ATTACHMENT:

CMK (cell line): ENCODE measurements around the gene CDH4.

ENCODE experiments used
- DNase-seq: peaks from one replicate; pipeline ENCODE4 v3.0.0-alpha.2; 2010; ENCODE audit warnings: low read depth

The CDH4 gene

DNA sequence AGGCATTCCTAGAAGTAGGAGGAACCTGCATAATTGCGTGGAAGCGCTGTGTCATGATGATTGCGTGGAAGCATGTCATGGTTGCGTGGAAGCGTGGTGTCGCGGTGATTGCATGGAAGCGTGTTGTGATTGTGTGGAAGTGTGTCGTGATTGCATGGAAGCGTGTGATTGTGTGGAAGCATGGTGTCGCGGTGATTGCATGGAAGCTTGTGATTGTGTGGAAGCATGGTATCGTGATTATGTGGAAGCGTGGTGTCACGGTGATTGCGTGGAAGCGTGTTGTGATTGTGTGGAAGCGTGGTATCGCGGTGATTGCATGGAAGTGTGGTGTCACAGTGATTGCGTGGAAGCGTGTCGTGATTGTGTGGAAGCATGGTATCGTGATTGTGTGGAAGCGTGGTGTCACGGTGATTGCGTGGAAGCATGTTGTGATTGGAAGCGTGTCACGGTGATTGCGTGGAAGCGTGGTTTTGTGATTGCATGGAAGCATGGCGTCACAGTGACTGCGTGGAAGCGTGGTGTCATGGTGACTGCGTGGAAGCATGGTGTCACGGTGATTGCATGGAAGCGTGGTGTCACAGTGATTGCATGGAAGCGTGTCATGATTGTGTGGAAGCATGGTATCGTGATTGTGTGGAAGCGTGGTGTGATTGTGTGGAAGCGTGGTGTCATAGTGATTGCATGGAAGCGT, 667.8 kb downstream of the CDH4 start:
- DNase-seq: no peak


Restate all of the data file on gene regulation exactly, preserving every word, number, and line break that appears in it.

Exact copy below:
CMK (cell line): ENCODE measurements around the gene CDH4.

ENCODE experiments used
- DNase-seq: peaks from one replicate; pipeline ENCODE4 v3.0.0-alpha.2; 2010; ENCODE audit warnings: low read depth

The CDH4 gene

DNA sequence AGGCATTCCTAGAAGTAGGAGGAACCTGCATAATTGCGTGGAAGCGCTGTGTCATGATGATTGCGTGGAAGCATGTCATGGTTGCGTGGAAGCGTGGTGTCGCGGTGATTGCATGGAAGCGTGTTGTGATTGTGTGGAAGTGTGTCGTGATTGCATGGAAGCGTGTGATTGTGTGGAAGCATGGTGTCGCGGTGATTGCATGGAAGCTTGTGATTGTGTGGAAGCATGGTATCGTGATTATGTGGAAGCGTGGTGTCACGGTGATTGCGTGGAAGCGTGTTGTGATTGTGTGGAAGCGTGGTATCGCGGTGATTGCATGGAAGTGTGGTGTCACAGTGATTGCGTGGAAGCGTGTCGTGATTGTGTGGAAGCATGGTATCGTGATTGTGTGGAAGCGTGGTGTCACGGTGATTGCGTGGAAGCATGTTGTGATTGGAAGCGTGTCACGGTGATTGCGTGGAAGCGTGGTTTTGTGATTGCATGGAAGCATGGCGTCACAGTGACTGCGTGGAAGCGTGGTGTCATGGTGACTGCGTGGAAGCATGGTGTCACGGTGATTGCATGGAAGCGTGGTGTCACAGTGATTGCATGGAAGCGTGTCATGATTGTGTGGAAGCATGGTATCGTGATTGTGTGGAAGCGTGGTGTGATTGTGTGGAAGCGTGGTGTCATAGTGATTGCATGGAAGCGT, 667.8 kb downstream of the CDH4 start:
- DNase-seq: no peak